Additional legislative changes proposed to enable local governance reform15 November 2022
FREDERICTON (GNB) – The provincial government has introduced several amendments aimed at ensuring a seamless transition to the new system of local governance.
The proposed changes were identified with input from transition teams, which include representatives of local governments and local service districts, along with facilitators.
“As with any change of this magnitude, we are finding areas that need to be updated,” said Local Government and Local Governance Reform Minister Daniel Allain. “We knew from the beginning that this was an evolving process, and it is remarkable to see how far we have come in two years. That said, sometimes we need to make adjustments and that is what we’re doing.”
Most of the amendments concern Chapter 44 of the Acts of New Brunswick, 2021. They include:
- Having a local government’s municipal bylaws not take effect in annexed areas until these bylaws are revised by the local government.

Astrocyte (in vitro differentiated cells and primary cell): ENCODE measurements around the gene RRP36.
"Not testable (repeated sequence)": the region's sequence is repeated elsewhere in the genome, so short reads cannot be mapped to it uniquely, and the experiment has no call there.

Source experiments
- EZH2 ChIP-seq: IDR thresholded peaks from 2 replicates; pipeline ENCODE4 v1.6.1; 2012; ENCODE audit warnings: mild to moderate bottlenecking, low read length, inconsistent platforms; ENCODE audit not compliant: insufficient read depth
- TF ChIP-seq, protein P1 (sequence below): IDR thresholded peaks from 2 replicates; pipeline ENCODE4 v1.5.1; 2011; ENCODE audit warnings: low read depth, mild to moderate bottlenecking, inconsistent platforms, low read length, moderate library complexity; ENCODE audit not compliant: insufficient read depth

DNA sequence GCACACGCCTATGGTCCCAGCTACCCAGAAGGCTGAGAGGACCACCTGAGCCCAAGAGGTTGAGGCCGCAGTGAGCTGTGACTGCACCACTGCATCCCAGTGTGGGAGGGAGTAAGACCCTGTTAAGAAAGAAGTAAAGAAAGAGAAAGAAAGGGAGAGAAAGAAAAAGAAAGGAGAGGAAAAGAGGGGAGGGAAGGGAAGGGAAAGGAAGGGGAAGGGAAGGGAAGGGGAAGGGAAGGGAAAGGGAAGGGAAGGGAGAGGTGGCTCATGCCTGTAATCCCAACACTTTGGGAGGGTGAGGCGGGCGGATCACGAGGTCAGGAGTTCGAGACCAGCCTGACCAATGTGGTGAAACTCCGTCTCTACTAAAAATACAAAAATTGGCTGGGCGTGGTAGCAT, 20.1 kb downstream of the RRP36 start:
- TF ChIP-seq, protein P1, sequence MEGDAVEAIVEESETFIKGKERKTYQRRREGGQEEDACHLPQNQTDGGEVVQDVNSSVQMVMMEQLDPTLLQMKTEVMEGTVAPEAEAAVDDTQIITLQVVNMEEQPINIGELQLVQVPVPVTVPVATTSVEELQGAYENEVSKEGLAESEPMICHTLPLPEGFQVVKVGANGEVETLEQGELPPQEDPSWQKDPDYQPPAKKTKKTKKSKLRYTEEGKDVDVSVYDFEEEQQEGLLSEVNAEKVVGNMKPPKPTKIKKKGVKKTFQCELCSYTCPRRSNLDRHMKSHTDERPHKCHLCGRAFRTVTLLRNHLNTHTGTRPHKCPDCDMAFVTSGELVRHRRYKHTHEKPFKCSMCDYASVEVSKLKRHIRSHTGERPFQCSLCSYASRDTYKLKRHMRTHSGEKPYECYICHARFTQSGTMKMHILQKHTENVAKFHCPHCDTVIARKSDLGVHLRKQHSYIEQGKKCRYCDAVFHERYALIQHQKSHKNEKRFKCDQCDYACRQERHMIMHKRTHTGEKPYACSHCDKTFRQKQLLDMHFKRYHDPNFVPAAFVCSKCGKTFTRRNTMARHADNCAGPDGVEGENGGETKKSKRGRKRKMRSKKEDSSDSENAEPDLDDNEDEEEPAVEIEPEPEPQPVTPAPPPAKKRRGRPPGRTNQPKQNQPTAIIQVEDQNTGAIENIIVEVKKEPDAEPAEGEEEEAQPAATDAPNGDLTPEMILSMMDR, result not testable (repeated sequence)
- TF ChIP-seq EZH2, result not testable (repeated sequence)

- Establishing a review mechanism on the cost-sharing of regional infrastructure.
- Extending the deadline to update local land-use plans in an annexed local government to five years from 18 months.
- Clarifying roles pertaining to future road development within local government boundaries where the Department of Transportation and Infrastructure retains ownership and control.
In addition, the government proposes repealing the Greater Saint John Regional Facilities Commission Act. For more than 20 years, Saint John, Rothesay, Quispamsis and Grand Bay-Westfield have shared operating costs of five facilities, including the Saint John Trade and Convention Centre and the Canada Games Aquatic Centre. Allain said the legislation is no longer needed, given the expanded roles of regional service commissions with regard to regional sport, recreational and cultural infrastructure. The proposed changes would transfer responsibility for cost-sharing of the five facilities to the Fundy Regional Service Commission.